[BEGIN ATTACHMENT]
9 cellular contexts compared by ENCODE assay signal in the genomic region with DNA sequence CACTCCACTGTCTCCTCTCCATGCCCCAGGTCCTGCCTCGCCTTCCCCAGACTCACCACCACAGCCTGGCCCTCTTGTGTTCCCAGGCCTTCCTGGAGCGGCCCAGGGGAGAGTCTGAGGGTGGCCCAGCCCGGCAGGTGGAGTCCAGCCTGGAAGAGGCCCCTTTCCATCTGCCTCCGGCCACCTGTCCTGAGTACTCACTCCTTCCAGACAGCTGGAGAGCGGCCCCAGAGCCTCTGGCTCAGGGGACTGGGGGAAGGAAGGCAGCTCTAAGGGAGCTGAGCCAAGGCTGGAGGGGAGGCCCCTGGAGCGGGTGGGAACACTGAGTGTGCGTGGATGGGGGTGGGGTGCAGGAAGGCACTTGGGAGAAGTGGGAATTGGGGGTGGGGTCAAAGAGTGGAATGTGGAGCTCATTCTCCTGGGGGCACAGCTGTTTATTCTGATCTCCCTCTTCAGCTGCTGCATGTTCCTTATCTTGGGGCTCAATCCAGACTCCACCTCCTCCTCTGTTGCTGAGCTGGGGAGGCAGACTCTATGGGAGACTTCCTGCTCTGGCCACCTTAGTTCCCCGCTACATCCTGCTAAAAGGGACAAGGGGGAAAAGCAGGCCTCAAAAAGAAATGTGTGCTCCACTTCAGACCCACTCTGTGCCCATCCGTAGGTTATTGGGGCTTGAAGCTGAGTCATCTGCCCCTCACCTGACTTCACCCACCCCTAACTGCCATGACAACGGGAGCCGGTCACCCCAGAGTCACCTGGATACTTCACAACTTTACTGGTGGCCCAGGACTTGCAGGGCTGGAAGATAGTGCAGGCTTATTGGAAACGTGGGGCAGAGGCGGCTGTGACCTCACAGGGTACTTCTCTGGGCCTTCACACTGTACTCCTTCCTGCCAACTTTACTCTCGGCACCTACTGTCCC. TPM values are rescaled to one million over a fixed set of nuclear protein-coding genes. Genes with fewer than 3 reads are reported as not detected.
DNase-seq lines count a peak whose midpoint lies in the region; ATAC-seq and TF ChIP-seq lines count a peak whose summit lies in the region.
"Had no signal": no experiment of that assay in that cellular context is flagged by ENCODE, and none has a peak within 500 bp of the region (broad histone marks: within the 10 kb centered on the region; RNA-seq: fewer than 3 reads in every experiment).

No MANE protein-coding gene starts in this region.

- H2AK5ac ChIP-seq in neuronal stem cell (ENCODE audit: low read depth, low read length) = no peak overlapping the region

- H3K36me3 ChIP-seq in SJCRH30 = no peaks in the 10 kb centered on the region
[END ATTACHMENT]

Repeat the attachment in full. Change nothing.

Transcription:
9 cellular contexts compared by ENCODE assay signal in the genomic region with DNA sequence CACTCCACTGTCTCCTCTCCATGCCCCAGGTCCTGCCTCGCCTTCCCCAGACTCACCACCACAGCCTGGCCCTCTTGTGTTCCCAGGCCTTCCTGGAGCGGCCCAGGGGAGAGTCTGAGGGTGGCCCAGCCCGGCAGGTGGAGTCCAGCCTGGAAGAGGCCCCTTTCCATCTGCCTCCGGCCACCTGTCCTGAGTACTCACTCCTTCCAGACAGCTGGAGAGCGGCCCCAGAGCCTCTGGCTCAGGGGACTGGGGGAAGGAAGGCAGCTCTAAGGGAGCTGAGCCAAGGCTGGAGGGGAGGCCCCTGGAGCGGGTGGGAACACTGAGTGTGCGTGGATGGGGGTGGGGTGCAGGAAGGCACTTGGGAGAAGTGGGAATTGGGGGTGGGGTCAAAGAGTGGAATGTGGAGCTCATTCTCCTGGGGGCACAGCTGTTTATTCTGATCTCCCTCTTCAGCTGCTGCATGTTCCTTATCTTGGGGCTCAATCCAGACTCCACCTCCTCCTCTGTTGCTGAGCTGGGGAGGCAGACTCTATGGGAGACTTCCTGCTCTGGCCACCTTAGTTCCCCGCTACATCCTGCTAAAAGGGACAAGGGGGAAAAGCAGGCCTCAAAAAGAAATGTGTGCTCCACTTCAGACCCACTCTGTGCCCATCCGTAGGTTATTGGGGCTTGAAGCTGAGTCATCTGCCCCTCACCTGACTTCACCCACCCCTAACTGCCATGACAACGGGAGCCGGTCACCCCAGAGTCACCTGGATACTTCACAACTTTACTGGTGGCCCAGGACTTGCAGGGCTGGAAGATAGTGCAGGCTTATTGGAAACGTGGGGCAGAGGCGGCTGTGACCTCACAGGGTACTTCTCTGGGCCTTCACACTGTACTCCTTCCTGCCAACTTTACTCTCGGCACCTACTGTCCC. TPM values are rescaled to one million over a fixed set of nuclear protein-coding genes. Genes with fewer than 3 reads are reported as not detected.
DNase-seq lines count a peak whose midpoint lies in the region; ATAC-seq and TF ChIP-seq lines count a peak whose summit lies in the region.
"Had no signal": no experiment of that assay in that cellular context is flagged by ENCODE, and none has a peak within 500 bp of the region (broad histone marks: within the 10 kb centered on the region; RNA-seq: fewer than 3 reads in every experiment).

No MANE protein-coding gene starts in this region.

- H2AK5ac ChIP-seq in neuronal stem cell (ENCODE audit: low read depth, low read length) = no peak overlapping the region

- H3K36me3 ChIP-seq in SJCRH30 = no peaks in the 10 kb centered on the region